02/10/2015 – Fintan Farrell, Coordinator for the EMIN Project and European Anti-Poverty Network (EAPN) Project officer is attending today the 13th ETUC Congress #ETUC15. On behalf of the EMIN Project, its partners and EAPN, he congratulates the organisation for adopting an action plan in favour of an EU Framework Directive on Adequate Minimum Income Schemes. “This is great step forward. Congratulations to Claudia Menne for her careful and considered handling of this issue. It is just one of her legacies from her time as Confederal Secretary“, he said. Continue reading
The level of basic social security in Finland has improved both in real terms and compared to the wages in 2011–2015, but it is not adequate to cover reasonable minimum costs determined in reference budgets. Reforms in benefit and tax legislation during 2011–2015 have decreased the income inequalities and the poverty risk. This was the conclusion of the second expert group for evaluation of the adequacy of basic social security whose report is now released in English. While welcoming the minor improvements in 2011-2015, the key question for social NGOs is how is it going to be in 2015-2019.
The report is the result of an internationally exceptional piece of legislation which entered into force in Finland in 2010. The Ministry of Social Affairs and Health have to commission every fourth year an evaluation of the development of the adequacy of basic social security from an independent evaluation group. The first evaluation report was released in 2011 and it generated international interest among researchers and experts, which indicated the need to make the report available to English as well. The second evaluation report was released in February 2015 and is now available in English.
Adequacy of basic social security in Finland 2011–2015. The second expert group for evaluation of the adequacy of basic social security. Kela Research Department. Working papers 80/2015. 143 pages. Helsinki 2015. ISSN 2323-9239.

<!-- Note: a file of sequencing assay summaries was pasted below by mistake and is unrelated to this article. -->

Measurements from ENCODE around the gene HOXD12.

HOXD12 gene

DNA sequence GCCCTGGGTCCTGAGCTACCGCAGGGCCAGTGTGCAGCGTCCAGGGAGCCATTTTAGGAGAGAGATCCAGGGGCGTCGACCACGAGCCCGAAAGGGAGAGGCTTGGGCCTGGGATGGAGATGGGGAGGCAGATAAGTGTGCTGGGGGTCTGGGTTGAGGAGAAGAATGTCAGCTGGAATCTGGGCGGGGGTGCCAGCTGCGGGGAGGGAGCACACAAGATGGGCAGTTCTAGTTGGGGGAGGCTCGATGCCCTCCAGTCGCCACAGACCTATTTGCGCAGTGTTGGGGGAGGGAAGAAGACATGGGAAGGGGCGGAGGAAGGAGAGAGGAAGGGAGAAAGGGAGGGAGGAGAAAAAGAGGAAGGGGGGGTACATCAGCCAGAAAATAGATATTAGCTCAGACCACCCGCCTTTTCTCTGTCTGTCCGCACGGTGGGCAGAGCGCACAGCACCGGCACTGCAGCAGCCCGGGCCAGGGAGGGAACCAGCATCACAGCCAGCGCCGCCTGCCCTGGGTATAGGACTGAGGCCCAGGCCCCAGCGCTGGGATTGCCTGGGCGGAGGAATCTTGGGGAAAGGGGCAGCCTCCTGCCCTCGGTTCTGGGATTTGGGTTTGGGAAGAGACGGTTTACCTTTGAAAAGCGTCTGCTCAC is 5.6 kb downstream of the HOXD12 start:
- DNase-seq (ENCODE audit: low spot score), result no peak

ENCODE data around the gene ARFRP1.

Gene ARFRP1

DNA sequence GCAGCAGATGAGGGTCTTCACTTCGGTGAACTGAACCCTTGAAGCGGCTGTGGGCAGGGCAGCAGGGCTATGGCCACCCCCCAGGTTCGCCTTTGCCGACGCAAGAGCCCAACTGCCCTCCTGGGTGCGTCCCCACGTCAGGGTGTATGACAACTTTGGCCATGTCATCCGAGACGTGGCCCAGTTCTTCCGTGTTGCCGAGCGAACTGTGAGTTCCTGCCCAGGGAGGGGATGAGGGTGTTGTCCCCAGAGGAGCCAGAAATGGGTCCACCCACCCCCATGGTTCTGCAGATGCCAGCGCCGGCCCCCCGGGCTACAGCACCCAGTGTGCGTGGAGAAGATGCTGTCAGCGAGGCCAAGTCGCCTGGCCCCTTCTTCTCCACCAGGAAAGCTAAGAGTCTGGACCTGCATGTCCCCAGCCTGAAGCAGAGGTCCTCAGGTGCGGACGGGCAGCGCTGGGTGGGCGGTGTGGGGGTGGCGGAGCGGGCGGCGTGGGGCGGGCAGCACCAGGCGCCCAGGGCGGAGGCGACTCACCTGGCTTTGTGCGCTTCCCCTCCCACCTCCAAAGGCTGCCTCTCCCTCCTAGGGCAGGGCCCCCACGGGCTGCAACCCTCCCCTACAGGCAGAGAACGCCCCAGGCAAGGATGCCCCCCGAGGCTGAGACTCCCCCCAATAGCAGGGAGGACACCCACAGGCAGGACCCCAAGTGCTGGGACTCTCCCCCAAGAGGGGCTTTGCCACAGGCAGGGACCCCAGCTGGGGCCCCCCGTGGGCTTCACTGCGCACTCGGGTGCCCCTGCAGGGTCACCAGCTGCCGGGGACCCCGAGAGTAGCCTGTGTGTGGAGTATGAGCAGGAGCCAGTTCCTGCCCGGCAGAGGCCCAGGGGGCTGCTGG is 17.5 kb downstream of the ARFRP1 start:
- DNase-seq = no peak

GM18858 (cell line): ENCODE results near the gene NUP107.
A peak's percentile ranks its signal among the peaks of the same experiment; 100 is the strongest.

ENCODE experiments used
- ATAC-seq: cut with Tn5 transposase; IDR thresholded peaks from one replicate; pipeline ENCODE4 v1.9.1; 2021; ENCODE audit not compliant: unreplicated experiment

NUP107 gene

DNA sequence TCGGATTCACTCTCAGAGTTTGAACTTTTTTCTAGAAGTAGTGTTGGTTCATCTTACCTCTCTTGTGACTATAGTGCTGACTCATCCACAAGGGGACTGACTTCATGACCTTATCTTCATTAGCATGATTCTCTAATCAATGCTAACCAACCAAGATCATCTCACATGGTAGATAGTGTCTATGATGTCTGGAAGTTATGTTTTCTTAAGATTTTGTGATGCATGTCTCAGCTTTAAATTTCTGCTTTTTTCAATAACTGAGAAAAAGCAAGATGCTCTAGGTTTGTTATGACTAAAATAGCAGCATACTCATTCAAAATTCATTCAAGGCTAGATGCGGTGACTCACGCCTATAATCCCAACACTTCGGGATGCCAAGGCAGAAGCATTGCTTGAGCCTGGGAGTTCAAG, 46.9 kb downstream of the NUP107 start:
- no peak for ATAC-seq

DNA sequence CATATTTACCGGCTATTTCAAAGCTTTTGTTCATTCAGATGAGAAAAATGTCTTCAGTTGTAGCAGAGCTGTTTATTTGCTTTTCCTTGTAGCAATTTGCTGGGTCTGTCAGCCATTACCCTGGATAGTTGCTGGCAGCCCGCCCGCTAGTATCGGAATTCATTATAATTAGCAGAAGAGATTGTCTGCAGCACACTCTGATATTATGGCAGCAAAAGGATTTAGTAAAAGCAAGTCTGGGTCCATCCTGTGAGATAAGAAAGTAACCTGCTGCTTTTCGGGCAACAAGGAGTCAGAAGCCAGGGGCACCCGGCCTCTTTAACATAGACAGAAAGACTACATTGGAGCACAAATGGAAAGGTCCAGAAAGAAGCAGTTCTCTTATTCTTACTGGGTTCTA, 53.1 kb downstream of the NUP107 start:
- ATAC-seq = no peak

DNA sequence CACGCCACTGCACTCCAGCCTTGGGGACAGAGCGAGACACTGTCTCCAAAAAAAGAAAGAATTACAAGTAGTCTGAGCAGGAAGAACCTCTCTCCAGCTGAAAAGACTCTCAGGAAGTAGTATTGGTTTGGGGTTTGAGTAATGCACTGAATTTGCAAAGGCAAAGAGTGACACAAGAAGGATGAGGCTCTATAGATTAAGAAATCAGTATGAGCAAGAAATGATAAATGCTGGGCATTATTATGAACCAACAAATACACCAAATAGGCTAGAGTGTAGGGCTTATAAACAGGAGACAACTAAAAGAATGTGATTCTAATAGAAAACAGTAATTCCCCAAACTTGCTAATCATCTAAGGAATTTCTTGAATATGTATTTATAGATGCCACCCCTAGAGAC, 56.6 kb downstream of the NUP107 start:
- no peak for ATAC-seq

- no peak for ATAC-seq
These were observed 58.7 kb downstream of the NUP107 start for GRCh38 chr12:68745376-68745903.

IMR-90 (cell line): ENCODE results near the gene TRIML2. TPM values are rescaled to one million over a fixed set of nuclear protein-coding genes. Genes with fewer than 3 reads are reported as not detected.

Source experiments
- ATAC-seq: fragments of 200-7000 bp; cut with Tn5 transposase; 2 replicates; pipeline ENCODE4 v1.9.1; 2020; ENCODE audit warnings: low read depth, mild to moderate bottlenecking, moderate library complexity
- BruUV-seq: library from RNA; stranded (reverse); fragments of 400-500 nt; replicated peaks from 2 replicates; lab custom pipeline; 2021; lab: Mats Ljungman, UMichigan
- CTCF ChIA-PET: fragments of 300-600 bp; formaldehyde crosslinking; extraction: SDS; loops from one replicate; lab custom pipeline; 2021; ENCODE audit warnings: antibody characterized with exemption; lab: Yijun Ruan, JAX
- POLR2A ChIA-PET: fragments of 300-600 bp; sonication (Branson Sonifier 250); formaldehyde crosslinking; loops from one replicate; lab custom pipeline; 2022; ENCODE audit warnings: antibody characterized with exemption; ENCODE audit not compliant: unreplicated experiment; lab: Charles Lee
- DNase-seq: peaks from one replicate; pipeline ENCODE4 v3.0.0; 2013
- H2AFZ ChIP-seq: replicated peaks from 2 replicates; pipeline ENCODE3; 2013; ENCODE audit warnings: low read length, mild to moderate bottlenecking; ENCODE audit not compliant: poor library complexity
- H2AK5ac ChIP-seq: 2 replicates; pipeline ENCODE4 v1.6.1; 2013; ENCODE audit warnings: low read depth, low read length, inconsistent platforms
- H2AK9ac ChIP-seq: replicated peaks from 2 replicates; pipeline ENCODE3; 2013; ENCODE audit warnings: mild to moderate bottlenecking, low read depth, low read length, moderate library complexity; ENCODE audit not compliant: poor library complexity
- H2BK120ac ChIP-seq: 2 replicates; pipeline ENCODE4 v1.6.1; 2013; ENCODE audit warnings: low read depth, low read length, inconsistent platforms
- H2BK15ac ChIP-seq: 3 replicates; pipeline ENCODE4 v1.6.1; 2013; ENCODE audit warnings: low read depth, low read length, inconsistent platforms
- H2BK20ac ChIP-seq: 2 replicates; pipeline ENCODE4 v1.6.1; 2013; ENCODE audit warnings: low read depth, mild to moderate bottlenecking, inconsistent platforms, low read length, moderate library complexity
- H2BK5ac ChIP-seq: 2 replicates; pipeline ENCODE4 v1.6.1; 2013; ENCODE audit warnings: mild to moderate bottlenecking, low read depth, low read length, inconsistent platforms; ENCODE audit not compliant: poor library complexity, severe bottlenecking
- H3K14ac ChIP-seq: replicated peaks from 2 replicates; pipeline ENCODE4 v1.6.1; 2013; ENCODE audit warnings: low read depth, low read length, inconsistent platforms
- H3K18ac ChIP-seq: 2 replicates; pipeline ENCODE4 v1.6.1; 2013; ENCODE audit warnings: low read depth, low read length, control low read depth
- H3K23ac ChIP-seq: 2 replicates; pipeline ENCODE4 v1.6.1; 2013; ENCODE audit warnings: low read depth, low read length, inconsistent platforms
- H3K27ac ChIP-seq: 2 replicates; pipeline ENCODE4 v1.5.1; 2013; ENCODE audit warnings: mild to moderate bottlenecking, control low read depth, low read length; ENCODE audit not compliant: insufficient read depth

New Eurofound study on non-take-up (or ‘non-give-out’) of social benefits may be of interest to you. This study identifies recent estimates of non-take-up in 16 Member States that vary considerably in terms of welfare state design. The study argues that it is likely that non-take-up is also an issue in the other 12 Member States. Estimates suggest that in each of the Member States identified, there is at least one type of benefit for which over one-third of people who are entitled to it do not receive it. Non-take-up is an issue for a broad range of benefits and is not restricted to those that are means-tested. This focus on non-take-up and the extent of non-take-up in comparison to miss use of social benefits, is very useful to counteract populists stories of exploitation of social benefits. Access the report at
In 2015, as part of the ‘DRIVERS for Health Equity’ project, led by EuroHealthNet, EAPN published a report, ‘synthesis of case-study evidence on income and social protection support and its links to health inequalities’. The report was produced with the Centre for Health Equity Studies (CHESS). Authored by Fiona McHardy with Olle Lundberg, this research undertook a case study approach exploring in a comparative country context, the impact of social protection system, both operations and provisions, on health inequality, in Hungary, Poland, UK, Sweden and Portugal. The research evidence indicated that income inadequacy was a core issue impacting individuals across the countries within the research and this often had negative impacts on their lives as subsistence did not allow them to meet their needs including health needs. The publication also includes a very useful EAPN toolkit on how to develop focus groups (Annex 2 – Page 31). Open the Report and Toolkit here